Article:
Ethernet is a family of computer networking technologies for local area networks (LANs). Ethernet was commercially introduced in 1980 and standardized in 1985 as IEEE 802.3. Ethernet has largely replaced competing wired LAN technologies.
Ethernet was developed at Xerox PARC between 1973 and 1974. It was inspired by ALOHAnet, which Robert Metcalfe had studied as part of his PhD dissertation. The idea was first documented in a memo that Metcalfe wrote on May 22, 1973, where he named it after the disproven luminiferous ether as an “omnipresent, completely-passive medium for the propagation of electromagnetic waves”. In 1975, Xerox filed a patent application listing Metcalfe, David Boggs, Chuck Thacker and Butler Lampson as inventors. In 1976, after the system was deployed at PARC, Metcalfe and Boggs published a seminal paper.
Metcalfe left Xerox in June 1979 to form 3Com. He convinced Digital Equipment Corporation (DEC), Intel, and Xerox to work together to promote Ethernet as a standard. The so-called “DIX” standard, for “Digital/Intel/Xerox” specified 10 Mbit/s Ethernet, with 48-bit destination and source addresses and a global 16-bit Ethertype-type field. It was published on September 30, 1980 as “The Ethernet, A Local Area Network. Data Link Layer and Physical Layer Specifications”. Version 2 was published in November, 1982 and defines what has become known as Ethernet II. Formal standardization efforts proceeded at the same time.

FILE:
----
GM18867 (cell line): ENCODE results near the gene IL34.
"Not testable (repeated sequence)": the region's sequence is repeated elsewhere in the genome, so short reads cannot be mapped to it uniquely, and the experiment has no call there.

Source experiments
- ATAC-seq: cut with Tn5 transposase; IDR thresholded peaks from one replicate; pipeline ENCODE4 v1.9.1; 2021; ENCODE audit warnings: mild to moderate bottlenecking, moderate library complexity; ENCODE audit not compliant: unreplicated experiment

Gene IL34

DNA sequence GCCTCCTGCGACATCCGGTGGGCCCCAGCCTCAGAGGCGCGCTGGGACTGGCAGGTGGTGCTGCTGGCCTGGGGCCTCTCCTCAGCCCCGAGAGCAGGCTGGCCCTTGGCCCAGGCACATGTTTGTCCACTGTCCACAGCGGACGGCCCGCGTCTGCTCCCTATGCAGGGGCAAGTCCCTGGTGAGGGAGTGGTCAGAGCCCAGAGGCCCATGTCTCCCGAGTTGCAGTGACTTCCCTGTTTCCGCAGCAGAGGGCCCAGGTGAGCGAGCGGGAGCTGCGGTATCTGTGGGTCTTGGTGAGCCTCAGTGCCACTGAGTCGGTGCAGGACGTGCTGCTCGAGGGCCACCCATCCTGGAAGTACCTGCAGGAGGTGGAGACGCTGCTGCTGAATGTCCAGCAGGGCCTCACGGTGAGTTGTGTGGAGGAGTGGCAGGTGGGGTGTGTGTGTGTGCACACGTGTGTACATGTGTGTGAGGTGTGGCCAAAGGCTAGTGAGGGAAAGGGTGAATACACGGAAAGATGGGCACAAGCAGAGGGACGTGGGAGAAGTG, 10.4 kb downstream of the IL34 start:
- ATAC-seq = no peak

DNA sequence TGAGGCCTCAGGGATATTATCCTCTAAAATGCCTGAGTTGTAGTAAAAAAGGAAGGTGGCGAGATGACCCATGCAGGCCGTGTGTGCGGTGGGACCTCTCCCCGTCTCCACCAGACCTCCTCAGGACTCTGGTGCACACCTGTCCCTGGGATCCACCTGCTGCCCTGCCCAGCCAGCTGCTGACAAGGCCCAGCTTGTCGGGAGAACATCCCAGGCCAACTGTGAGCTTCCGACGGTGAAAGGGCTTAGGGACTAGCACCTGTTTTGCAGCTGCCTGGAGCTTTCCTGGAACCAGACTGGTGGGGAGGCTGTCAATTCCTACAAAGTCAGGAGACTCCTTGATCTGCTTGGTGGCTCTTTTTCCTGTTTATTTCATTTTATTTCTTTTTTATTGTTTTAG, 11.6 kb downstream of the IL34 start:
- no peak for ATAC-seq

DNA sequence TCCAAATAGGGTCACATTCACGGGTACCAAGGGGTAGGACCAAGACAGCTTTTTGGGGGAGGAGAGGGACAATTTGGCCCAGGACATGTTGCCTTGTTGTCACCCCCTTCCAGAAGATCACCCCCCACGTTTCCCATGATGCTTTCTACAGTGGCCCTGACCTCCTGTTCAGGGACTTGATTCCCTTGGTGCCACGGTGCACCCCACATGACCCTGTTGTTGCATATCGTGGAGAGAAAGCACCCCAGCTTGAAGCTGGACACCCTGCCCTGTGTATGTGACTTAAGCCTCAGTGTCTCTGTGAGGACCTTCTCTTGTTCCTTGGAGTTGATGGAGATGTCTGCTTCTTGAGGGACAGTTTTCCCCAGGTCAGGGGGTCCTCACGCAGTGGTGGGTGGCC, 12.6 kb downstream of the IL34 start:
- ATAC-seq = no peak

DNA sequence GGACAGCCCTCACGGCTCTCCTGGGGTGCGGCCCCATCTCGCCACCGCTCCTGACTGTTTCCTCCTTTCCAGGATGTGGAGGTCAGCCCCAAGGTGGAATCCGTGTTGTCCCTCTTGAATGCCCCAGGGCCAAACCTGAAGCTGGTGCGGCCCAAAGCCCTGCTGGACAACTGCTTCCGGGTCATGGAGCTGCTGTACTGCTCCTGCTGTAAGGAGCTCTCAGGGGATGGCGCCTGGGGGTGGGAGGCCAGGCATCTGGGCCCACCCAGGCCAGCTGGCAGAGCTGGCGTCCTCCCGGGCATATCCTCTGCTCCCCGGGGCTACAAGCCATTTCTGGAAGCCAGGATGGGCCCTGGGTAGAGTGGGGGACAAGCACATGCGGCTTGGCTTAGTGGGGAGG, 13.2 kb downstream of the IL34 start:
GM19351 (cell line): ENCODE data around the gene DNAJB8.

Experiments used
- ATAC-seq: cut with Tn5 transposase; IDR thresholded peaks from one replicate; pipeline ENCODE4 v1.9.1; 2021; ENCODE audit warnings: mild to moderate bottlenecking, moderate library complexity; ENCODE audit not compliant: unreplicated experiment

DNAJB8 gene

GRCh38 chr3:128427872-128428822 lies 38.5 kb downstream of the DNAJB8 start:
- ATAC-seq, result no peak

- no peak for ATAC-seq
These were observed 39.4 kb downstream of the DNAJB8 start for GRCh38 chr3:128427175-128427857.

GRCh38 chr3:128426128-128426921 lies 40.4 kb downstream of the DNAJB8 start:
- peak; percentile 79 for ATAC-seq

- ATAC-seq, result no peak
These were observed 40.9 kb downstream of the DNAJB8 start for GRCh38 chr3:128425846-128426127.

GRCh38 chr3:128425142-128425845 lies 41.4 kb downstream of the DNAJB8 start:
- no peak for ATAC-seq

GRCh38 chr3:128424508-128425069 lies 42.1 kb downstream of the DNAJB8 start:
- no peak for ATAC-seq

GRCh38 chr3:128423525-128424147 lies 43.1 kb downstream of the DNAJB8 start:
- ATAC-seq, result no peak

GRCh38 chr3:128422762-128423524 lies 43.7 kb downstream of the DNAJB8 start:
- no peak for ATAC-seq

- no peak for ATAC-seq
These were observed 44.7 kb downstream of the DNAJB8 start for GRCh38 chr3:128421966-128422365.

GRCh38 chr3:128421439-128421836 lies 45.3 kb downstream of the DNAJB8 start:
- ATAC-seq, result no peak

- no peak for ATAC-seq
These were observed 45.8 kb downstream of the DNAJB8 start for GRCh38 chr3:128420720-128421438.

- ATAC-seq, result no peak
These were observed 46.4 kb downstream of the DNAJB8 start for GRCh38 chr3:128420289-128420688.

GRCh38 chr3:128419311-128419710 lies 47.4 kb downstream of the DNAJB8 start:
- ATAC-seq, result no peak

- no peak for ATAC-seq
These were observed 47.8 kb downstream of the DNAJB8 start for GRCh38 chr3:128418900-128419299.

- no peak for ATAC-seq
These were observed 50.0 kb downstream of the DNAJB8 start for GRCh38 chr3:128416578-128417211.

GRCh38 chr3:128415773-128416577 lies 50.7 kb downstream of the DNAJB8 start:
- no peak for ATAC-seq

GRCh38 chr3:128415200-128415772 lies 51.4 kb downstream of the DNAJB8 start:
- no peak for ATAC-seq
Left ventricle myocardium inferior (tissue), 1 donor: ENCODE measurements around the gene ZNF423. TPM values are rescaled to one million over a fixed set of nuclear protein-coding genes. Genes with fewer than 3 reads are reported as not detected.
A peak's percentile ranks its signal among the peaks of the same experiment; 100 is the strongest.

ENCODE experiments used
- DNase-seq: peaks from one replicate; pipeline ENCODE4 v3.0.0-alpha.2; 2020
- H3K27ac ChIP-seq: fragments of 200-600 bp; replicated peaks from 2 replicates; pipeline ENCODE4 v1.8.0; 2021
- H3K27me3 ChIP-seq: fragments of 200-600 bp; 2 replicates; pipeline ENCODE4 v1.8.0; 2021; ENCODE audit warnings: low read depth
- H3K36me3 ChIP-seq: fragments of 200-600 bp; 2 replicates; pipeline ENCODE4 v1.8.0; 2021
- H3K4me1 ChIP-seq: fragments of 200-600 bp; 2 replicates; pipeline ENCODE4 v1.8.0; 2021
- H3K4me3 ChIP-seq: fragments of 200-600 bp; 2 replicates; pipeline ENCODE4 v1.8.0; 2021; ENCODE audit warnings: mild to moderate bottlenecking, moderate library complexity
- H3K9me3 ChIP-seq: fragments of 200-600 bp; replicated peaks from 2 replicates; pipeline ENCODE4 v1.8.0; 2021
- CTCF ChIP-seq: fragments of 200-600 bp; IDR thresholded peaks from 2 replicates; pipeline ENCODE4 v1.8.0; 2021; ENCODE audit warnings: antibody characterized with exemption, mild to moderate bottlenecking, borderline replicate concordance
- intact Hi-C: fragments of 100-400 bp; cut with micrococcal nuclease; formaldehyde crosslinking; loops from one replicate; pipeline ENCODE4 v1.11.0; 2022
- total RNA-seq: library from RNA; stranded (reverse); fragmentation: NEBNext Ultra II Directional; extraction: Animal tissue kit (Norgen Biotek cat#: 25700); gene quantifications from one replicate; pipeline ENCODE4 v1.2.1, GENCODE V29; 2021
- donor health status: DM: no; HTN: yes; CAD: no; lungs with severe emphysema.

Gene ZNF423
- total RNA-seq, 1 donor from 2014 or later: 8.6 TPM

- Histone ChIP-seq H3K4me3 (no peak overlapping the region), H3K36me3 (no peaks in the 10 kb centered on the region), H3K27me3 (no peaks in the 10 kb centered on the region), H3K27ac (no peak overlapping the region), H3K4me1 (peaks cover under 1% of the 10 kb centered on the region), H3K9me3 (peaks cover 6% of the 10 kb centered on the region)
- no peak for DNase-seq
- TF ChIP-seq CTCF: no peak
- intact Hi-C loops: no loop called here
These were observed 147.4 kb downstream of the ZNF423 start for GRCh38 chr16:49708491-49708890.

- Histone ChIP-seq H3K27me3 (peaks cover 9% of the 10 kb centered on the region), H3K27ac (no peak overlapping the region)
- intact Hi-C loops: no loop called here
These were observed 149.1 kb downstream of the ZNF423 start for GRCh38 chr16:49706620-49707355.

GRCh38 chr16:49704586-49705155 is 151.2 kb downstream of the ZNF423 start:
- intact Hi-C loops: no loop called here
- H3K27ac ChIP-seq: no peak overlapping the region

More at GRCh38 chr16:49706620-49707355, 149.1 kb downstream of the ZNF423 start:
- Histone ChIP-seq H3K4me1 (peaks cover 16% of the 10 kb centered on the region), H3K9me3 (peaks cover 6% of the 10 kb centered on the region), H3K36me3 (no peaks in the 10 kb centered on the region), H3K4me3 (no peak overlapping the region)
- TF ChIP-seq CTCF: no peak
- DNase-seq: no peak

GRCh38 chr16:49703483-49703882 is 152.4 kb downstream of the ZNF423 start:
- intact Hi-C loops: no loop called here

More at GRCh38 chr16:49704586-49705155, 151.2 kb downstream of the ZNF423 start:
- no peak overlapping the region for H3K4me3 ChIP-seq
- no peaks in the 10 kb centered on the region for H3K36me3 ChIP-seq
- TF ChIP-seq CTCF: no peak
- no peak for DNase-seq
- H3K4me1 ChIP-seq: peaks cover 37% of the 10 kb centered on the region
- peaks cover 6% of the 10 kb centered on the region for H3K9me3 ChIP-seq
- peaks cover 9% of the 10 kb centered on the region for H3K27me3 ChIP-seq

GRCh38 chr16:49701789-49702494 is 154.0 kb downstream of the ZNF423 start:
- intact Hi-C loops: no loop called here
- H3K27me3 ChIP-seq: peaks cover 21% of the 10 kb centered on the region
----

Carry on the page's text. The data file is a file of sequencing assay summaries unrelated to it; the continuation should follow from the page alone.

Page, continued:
Ethernet initially competed with two largely proprietary systems, Token Ring and Token Bus. Because Ethernet was able to adapt to market realities and shift to inexpensive and ubiquitous twisted pair wiring, these proprietary protocols soon found themselves competing in a market inundated by Ethernet products and by the end of the 1980s, Ethernet was clearly the dominant network technology. In the process, 3Com became a major company. 3Com shipped its first 10 Mbit/s Ethernet 3C100 transceiver in March 1981, and that year started selling adapters for PDP-11s and VAXes, as well as Multibus-based Intel and Sun Microsystems computers. This was followed quickly by DEC’s Unibus to Ethernet adapter, which DEC sold and used internally to build its own corporate network, which reached over 10,000 nodes by 1986, making it one of the largest computer networks in the world at that time. An Ethernet adapter card for the IBM PC was released in 1982 and by 1985, 3Com had sold 100,000.
Since then Ethernet technology has evolved to meet new bandwidth and market requirements. In addition to computers, Ethernet is now used to interconnect appliances and other personal devices. It is used in industrial applications and is quickly replacing legacy data transmission systems in the world’s telecommunications networks. By 2010, the market for Ethernet equipment amounted to over $16 billion per year.